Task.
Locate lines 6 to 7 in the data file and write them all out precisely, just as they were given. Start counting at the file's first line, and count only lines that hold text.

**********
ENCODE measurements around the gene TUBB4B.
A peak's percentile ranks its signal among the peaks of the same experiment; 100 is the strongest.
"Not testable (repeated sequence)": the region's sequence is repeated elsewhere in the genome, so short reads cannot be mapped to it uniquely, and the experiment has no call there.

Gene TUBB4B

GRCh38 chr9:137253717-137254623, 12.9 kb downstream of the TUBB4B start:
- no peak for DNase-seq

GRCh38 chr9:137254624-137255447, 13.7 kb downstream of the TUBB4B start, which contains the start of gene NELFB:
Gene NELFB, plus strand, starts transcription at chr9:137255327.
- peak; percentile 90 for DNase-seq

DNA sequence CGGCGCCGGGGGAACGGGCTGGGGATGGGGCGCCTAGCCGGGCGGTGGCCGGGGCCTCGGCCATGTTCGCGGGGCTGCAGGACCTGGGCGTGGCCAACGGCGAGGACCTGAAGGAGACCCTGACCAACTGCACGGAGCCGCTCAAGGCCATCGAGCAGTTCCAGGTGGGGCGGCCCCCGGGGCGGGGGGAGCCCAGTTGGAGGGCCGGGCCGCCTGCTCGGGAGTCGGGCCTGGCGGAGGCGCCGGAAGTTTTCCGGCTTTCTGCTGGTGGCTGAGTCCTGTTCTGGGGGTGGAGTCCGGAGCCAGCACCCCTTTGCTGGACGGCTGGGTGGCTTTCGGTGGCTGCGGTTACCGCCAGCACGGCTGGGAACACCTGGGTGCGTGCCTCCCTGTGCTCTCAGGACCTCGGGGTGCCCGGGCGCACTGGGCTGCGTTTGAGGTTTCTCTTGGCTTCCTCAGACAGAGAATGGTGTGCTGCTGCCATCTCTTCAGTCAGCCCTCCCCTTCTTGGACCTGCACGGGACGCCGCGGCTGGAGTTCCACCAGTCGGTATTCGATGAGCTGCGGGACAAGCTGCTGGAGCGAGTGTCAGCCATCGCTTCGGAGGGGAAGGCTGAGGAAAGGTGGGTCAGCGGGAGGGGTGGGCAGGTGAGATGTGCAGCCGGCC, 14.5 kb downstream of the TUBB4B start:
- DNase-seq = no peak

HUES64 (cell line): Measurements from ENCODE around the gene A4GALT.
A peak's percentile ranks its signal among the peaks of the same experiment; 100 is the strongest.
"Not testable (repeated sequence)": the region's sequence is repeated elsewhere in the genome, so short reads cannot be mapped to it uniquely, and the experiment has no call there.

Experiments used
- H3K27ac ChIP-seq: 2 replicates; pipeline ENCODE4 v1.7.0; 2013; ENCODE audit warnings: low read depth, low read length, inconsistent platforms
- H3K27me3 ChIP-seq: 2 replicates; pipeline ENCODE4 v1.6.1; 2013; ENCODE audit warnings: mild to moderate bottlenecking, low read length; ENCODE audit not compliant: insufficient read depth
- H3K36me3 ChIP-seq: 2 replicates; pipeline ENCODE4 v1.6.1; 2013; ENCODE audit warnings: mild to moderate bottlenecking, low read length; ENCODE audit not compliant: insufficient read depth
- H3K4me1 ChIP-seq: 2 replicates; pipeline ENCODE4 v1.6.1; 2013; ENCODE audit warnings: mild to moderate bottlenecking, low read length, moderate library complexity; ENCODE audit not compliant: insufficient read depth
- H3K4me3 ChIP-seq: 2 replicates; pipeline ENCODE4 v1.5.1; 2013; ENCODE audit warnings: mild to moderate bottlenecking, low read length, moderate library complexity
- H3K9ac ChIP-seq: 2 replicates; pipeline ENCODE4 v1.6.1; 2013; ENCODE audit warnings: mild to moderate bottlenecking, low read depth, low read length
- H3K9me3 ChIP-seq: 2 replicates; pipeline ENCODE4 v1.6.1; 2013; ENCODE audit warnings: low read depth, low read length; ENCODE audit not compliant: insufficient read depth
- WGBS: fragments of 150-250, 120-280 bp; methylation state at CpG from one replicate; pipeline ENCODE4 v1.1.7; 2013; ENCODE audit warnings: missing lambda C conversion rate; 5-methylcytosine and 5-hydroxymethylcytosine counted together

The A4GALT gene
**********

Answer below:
- no peak for DNase-seq

GRCh38 chr9:137254624-137255447, 13.7 kb downstream of the TUBB4B start, which contains the start of gene NELFB: